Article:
Today, Marvel announced that they would be discontinuing the “free digital copy” incentive that currently runs through their single issue comics. In its place, Marvel has decided to launch a new program that will offer two or more bonus digital titles to readers when they purchase a physical floppy comic. However, the books offered through this new program will be older comics which Forbes characterizes as “existing moments into the Marvel Universe [readers] may have missed in the past.”
One of the first two comics that will be given away after the program’s launch on February 1st is Civil War II #0. According to Marvel sales director Jim Nausedas, this specific giveaway is timed to “promote the CIVIL WAR II collection on sale that month.” This fundamentally shifts the nature of the digital incentives program from one that allows readers to create a digital backlog of their purchases to one that encourages cross-promotion and Marvel brand saturation.
While a number of Beat staffers, myself included, never used the digital codes that come with Marvel titles, many Twitter users were bereaved by Marvel’s announcement.
Stephanie Cooke’s tweet thread points out that the old digital copy system made it much easier to read while commuting.
I thought Marvel was miles ahead of everyone in terms of this digital code stuff but now they’re backtracking?
— Stephanie Cooke (@hellocookie) January 6, 2017
According to Nausedas, the new program is designed to create “create repeat retailer customers” at comic book shops. Graeme McMillan, however, has doubts about that.
Does Marvel’s new Bonus Digital Books promo really help retailers? Surely it’s as much a help to digital or even Marvel Unlimited?
— Graeme (@graemem) January 6, 2017
This sentiment is supported by an excerpt from Charles Paul Hoffman’s tweet thread on the subject:
I’m sure some people will like the change. It doesn’t work for me, so I’ll be shifting purchases from my LCS to ComiXology. @albertxii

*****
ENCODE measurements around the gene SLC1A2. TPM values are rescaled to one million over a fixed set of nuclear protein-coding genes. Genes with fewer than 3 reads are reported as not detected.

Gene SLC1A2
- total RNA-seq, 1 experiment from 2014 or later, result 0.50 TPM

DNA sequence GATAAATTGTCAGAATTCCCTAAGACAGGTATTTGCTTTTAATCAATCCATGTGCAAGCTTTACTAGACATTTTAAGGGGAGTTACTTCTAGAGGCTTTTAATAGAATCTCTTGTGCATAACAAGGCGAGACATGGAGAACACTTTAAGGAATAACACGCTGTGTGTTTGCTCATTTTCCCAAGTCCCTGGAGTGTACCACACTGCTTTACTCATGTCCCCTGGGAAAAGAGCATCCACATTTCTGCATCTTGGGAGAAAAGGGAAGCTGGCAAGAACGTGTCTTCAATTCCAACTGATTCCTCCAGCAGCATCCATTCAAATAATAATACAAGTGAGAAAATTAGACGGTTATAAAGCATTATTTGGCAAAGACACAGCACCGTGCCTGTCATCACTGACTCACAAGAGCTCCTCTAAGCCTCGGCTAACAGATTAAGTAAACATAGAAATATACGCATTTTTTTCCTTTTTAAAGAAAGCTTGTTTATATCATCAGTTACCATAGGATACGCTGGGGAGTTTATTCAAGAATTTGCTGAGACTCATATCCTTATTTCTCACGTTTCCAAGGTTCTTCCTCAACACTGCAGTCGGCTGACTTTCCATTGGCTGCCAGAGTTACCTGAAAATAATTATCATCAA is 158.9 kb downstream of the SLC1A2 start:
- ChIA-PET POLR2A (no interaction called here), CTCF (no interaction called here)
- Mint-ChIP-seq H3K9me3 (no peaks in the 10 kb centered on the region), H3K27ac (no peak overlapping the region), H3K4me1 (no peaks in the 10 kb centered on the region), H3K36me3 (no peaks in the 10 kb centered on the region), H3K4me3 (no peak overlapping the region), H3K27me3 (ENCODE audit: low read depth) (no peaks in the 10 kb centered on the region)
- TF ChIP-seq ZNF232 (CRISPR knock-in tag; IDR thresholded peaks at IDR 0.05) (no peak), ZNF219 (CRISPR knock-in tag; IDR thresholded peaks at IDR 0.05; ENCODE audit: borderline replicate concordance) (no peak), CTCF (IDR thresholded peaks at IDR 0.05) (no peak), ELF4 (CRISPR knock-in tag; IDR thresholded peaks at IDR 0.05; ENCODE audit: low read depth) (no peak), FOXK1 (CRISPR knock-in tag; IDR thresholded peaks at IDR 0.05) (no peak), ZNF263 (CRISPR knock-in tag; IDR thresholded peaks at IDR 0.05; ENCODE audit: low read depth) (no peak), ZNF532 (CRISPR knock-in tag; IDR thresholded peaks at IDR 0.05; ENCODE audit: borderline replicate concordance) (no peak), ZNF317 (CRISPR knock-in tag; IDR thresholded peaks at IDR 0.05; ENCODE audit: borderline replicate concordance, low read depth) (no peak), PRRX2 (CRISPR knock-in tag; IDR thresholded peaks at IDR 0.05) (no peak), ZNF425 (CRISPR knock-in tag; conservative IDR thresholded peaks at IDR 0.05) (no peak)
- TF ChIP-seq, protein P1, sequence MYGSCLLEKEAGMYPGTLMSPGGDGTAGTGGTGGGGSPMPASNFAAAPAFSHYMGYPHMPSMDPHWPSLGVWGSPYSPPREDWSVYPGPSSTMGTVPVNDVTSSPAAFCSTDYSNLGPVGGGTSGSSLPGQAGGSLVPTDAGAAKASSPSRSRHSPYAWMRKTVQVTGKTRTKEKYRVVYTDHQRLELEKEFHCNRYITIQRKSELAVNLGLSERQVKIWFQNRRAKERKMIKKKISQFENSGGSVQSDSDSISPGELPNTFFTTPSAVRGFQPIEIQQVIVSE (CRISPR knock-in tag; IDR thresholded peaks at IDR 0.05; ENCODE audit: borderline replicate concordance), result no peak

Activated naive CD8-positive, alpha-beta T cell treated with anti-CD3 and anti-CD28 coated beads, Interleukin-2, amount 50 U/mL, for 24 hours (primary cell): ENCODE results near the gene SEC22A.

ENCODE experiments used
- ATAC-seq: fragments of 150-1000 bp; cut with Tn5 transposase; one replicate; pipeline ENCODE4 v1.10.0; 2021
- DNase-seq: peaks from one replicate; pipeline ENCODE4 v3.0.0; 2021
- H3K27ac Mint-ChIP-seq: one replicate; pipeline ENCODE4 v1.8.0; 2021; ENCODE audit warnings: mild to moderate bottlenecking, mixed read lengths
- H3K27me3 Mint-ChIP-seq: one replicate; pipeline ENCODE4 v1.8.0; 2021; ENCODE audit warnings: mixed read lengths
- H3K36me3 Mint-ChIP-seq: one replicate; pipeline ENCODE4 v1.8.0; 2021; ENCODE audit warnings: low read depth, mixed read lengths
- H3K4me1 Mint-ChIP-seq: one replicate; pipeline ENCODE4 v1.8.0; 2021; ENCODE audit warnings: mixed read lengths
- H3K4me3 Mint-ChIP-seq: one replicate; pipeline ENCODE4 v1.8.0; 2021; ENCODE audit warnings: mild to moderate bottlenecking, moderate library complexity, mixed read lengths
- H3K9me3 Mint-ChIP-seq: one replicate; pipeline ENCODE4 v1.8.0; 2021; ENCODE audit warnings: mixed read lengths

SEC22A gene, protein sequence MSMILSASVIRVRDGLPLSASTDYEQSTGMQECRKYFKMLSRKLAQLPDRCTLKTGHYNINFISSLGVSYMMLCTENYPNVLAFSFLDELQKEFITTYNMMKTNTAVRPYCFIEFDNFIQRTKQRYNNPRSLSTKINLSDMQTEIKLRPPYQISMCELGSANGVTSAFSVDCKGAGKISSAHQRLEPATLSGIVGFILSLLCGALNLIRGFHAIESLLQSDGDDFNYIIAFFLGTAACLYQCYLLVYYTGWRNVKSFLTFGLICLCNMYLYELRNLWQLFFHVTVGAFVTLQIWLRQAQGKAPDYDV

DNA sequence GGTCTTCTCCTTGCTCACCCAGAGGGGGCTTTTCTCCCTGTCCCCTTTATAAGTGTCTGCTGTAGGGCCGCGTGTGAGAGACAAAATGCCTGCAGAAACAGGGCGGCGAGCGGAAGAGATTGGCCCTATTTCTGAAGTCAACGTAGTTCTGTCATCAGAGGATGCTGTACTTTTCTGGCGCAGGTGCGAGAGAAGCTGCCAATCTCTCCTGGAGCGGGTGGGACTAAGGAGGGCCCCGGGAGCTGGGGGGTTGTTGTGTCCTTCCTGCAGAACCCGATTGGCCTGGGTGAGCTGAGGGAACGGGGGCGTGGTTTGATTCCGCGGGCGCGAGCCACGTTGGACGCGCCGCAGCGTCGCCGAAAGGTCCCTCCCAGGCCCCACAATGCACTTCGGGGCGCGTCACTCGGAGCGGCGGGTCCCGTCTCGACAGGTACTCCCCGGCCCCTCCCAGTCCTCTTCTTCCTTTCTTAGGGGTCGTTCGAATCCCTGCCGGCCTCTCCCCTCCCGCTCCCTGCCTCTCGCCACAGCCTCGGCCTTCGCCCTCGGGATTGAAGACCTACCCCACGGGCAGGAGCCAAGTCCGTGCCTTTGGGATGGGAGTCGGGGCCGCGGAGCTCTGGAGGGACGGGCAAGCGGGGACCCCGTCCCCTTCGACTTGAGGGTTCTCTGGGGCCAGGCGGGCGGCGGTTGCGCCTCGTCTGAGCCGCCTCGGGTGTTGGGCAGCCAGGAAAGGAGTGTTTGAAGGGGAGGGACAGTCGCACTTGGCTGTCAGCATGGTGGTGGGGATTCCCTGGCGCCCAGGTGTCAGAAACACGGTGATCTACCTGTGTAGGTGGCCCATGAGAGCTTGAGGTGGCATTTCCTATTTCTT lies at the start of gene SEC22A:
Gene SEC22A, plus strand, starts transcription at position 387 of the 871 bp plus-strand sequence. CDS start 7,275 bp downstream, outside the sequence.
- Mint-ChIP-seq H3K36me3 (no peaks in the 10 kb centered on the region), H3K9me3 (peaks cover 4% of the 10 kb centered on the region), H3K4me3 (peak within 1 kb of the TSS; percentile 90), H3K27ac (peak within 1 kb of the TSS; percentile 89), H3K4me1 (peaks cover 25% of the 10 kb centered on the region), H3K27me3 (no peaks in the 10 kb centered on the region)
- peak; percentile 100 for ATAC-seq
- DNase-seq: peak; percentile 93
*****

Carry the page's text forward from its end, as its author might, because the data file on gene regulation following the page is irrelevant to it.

— Charles Paul Hoffman (@CharlesPHoffman) January 6, 2017
Al Kennedy points out that, given the way this announcement is worded, it seems like readers who buy multiple Marvel books each week will end up with a lot of redundant codes.
— Al Kennedy (@housetoastonish) January 6, 2017
This tweet thread from Sergio Alexis explains how many Marvel users used the old incentive system to introduce the Marvel titles they were interested in reading with family and friends (incidentally, this is the only way I personally ever used the codes):
This is very bad, pretty anti consumer move here but I am sure people will defend it as “they don’t owe you anything” but the digital copies https://t.co/zZOznz5AAL
— Sergio Alexis (@TransComics) January 6, 2017
While it remains to be seen how this paradigm shift will affect Marvel’s physical comics sales, it is clear that many readers are displeased with the change for a variety of reasons.
In my opinion, Marvel’s usage of Civil War II to promote this new digital program was a huge misstep. This event comic was largely panned by critics and readers. It has become the most recent example of corporate driven comics designed to promote sales through shock and name value over actual content. Associating the program with this title has served to transfer its negative reputation to the new initiative. Perhaps we’d be reading a different story today if the program had kicked off with first issues from more critically lauded series such as Ms. Marvel, Moon Girl and Devil Dinosaur, or The Vision.
Alex is the Managing Editor of the Comics Beat. He is also a freelance comics editor with previous credits at Papercutz. He is your go-to fella for creator interviews, conversations about comic book structure, and general DC Comics nerding. Currently geeking out over movies, too.